Great song! I like the harmonies of the other singers. But what really makes me feel I’m there in Utah is when, near the end of the song I hear the sounds of cowboys in the background. Having lived and taught five years in Arizona myself, it felt really good to go back out West for a little while. Thanks, Danny, for the chance for us to go there, be there and contemplate with the praying

  2. What soul rendering feelings this music evokes! A combination of melodious ancestral recorder chant and deep country plucking guitar sounds create a song of strong intercession for light and peace from God. It is my hope for 2008. Thanks, Danny for sharing your prayer with us!

  3. Sister Pam says:

    One of my first years of teaching as a Franciscan Sister was spent working on an Indian Reservation in Arizona. After my experience there, I know I’ll never be a “desert rat” because I don’t love hot weather, sand or cactus. But one thing I’ll never forget is the beauty of standing in the middle of the desert at night.

    In the desert, the horizon seems to go on forever and when you are out at night you feel like you are embraced by a blanket of sky. The stars are a sight to see because there are no artificial lights to distract you from their brilliance and beauty. They are bright and magnificent and seem close enough to reach out and touch. One experience of the desert sky at night and you can understand why the Magi navigated their caravans over that ocean of sand by these brilliant stars and learned to read the sky as well as some of us can follow a road map.

    As I think about this song and Epiphany, who were these travelers and why do these Magi catch our imagination every time we hear their story?

    I think it’s because they were searchers and seekers. They were struggling to find their way and didn’t have all the answers. They took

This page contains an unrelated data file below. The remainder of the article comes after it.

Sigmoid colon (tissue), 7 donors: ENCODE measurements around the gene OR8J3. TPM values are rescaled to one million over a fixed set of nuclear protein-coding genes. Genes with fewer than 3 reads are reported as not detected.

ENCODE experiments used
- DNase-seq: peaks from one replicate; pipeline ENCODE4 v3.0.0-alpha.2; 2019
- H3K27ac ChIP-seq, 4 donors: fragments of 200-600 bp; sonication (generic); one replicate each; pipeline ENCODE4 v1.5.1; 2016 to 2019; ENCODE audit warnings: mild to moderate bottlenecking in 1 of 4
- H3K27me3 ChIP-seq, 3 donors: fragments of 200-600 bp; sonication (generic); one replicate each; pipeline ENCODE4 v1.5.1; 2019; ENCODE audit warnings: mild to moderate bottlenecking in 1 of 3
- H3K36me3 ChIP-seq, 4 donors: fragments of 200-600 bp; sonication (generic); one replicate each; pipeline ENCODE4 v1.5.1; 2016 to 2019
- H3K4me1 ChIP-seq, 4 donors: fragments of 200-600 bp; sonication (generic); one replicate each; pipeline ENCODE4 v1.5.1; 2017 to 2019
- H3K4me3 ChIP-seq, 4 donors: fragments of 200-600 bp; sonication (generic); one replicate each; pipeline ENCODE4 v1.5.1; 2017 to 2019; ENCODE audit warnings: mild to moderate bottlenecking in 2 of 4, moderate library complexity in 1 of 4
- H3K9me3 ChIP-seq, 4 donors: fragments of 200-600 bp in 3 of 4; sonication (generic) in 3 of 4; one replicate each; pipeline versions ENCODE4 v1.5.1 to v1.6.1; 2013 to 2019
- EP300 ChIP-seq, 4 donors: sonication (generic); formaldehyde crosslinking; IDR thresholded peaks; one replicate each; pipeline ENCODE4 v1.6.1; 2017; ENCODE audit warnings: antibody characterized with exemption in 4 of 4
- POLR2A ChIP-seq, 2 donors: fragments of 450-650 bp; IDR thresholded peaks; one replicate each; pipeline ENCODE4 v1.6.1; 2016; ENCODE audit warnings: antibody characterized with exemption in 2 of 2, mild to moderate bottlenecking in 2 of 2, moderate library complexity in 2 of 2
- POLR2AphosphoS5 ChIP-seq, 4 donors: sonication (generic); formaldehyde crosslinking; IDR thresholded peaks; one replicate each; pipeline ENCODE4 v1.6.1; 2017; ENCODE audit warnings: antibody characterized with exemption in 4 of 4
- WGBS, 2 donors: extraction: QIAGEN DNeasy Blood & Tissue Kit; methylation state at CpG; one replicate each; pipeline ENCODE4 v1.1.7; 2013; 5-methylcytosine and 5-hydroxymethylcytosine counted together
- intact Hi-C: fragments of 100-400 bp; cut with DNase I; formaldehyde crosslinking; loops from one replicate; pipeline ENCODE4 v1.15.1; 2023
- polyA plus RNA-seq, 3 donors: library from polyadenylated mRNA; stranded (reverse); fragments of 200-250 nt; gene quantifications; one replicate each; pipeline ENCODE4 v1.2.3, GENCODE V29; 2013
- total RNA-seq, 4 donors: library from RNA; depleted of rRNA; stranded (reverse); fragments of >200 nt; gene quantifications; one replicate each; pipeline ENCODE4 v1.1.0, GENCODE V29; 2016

a long and difficult journey to another country in search of the Christ. They struggled to find the way to Jesus and they never gave up. They never turned back in spite of the dangers and the risk of the journey, in spite of the unknown that lay ahead of them. They kept on the road and never gave up the search.

    Like the Magi we are searching too. We have questions. We are harassed by people like Herod who seek to destroy us with selfishness, anger and resentment. We worry about family life, crime in the streets, illness,cancer, war, and death. Some days we get discouraged and feel hopeless and wonder if anyone really cares about us. Like the Magi, we struggle through the hot desert with only a hope and a vision to guide us. And like the Magi we also search TOGETHER.

    We can’t search, we can’t travel, we can’t make our way ALONE. We need one another and that’s why we’re here. This is why we “come to church.” We can’t walk this journey, be on this search alone. Alone, we lose our way, get discouraged and may even give up. We need the wisdom and support of each other. We need the prayers and encouragement of those around us. There’s more than just a group of people gathered when all of us sing together or listen to the Scriptures together or say, “Lord, hear our prayer.”

    We are a caravan. We are a Church. We listen together. We pray together. We are strengthened and comforted by each other. There’s no other way to travel.

    The Magi didn’t have all the answers. Neither do we. They had a wicked King after them. Some days, so do we. But during their life travels what the Magi DID have was each other AND the light of Christ to guide them. And so do we.

    They trusted in that light and it never grew dim. That star never stopped shining and leading the way for them. Day after day the Magi kept following the light of that star and at last they found what they were looking for.

    And if we do the same so will we.

  4. After having a blessed opportunity to return to the Tohono O’odham reservation for a brief time recently, I couldn’t help but be reminded of “Prayer Song’s” lyrics and call to be peaceful, gentle, life-giving followers of Jesus. The opening melody is truly Franciscan (earthy and heaven-bound all at the same time!)